Mead Making: Essential Equipment

 

Note: All Data is 100% Imaginary and Guaranteed Inaccurate

Home meadmaking is on the rise.  How can we tell?

1)  The amount of literature, web content, and other buzz about the subject has been growing geometrically in recent years. (We would say exponentially, but the owner is actually a mathematician by training and she told us that it hasn’t been technically exponential.)

2)  Williams-Sonoma is selling a Home Mead Making Kit. If the hoity-toity Williams-Sonoma is in on the action, there must be some real money to be made.

3)  Just look at that graph! We made up every single number this very morning before the coffee was even brewed, so it must be true!

We rest our case.

There is, nevertheless, a serious problem with that graph (other than the fact that it is entirely founded on fiction). As you can see, home mead making is on the rise, but nowhere near historic levels. We need more meadmakers!

In last week’s blog post we gave our best advice for not screwing up your first batch of mead. We’ve also discussed some of the nuances of mead making like selecting a yeast strain, the process of aging, and many other topics. But we’ve never really answered the most basic home mead making question: What do you need to get started?

1)  Not the Williams-Sonoma kit. Because A) It’s overpriced, B) It uses the nonsense phrase, “contains no chemicals,” C) It only makes a gallon, and D) It does not contain a sanitizing solution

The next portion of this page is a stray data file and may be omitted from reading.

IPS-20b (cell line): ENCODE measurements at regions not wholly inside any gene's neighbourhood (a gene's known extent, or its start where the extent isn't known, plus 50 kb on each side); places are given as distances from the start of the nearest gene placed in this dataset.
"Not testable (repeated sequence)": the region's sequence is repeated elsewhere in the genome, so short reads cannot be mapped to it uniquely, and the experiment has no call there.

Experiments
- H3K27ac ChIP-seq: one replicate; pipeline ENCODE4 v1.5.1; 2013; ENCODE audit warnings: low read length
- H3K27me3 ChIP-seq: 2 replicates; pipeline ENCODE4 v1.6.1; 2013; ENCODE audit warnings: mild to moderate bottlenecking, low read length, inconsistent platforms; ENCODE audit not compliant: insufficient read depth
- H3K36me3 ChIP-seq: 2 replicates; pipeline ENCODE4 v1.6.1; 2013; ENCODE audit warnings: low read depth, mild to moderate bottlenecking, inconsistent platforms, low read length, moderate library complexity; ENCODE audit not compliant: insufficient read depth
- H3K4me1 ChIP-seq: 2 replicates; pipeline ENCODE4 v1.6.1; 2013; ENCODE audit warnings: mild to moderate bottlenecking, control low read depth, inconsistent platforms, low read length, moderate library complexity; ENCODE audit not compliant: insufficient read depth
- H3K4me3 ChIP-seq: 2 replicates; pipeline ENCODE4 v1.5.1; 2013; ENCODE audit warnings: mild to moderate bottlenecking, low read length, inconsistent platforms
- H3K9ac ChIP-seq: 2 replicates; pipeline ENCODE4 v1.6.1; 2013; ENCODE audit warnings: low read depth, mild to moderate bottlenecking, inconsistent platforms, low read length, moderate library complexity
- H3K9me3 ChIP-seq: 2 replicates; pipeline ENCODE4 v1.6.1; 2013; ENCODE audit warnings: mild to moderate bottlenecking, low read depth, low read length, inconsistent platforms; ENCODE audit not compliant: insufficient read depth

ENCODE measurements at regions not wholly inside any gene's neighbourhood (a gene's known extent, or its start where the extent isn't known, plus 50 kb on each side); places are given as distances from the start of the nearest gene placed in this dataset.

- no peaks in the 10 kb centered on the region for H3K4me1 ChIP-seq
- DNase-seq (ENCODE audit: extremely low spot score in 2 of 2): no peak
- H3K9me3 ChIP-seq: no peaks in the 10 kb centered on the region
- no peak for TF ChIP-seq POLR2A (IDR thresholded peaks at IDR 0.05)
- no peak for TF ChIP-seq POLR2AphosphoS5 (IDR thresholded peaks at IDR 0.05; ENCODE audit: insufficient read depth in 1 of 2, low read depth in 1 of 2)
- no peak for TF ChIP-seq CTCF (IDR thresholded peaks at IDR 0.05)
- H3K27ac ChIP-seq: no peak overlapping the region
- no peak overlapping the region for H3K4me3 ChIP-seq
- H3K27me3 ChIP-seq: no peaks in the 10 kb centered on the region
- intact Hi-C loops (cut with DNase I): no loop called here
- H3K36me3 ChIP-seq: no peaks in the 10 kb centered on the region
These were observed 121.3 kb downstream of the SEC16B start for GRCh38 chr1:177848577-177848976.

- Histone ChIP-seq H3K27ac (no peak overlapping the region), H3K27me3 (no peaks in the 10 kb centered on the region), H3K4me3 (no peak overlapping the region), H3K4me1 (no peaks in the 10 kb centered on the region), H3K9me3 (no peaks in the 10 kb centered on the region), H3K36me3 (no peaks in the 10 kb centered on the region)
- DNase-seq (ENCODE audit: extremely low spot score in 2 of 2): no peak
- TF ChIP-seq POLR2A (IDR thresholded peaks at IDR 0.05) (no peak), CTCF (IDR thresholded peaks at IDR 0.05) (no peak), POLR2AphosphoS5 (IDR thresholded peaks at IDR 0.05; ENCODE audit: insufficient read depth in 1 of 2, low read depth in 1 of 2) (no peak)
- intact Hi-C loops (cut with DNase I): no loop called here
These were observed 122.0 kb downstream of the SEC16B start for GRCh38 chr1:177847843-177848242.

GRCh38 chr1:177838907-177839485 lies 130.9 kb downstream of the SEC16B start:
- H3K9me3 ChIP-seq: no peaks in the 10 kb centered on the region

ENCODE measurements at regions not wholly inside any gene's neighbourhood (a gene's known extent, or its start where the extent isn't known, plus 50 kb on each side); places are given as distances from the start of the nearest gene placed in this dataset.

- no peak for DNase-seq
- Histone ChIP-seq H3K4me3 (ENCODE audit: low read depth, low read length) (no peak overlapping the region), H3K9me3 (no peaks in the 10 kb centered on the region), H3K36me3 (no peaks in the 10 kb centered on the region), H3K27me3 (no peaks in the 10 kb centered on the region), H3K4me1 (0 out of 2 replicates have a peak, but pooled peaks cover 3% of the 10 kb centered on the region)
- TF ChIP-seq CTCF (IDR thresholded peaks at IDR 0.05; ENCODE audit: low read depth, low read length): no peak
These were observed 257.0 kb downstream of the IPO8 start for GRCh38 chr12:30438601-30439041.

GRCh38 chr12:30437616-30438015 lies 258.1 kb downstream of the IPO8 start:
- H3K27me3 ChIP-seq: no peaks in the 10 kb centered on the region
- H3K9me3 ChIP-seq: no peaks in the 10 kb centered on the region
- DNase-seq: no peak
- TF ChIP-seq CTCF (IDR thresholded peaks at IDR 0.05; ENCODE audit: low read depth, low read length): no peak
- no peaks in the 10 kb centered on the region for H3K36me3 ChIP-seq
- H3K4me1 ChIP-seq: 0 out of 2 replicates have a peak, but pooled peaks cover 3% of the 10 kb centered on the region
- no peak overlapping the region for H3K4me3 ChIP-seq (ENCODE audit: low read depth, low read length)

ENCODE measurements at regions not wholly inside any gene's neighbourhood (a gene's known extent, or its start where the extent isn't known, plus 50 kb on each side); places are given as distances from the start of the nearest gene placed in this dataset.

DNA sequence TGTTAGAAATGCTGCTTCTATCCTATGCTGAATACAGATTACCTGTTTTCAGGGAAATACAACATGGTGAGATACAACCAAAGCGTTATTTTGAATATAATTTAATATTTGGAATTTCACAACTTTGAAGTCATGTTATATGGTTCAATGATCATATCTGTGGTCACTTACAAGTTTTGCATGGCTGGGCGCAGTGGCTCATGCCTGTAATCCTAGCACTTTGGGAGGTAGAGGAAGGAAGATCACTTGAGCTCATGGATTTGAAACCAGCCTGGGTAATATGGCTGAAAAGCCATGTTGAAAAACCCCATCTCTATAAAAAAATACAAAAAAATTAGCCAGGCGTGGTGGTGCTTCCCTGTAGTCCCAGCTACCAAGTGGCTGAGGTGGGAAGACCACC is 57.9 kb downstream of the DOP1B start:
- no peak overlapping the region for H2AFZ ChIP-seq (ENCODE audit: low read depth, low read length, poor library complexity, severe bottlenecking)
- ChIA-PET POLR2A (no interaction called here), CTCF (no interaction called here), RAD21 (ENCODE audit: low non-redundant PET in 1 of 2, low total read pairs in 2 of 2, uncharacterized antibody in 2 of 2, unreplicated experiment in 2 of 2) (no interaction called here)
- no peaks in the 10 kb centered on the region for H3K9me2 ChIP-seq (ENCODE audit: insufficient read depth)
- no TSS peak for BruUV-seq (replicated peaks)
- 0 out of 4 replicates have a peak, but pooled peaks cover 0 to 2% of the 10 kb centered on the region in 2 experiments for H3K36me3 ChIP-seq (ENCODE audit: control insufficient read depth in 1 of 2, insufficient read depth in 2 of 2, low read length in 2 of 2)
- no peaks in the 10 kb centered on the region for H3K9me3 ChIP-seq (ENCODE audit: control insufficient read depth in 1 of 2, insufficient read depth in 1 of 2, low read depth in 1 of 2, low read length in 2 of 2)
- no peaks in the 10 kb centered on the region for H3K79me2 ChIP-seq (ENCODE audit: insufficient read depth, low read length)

2)  A fermentation vessel. Personal preference of our staff is a 7.8 gallon Brew Bucket for primary, and a 5 gallon Better Bottle for secondary. Some people prefer all glass. That’s cool too. Either way, why make 1 gallon when you can make 5 with the same amount of effort?

3)  An airlock to keep bugs and wild yeast out as well as the appropriate bung for your fermentation vessel.

4)  A sanitizing solution. There are a slew to choose from, but you seriously need to sanitize everything your mead is going to touch.

5)  A siphon (known in brewing lingo as a racking cane) to get your mead from primary to secondary and from secondary to whatever you’re going to drink out of.

6)  The ingredients: Honey, Water, Yeast, and Yeast Nutrient.

7)  Or, ignore this list and go to your Local Homebrew Shop and tell them you want to make mead.

There are 1,286,953 contraptions for homebrewing and every home meadmaker will tell you that such-and-such 5 are absolutely essential. But, since we can’t all agree on which five things they happen to be, we’ll leave the list there. We may not be good graph makers, but at least we’re not contentious.


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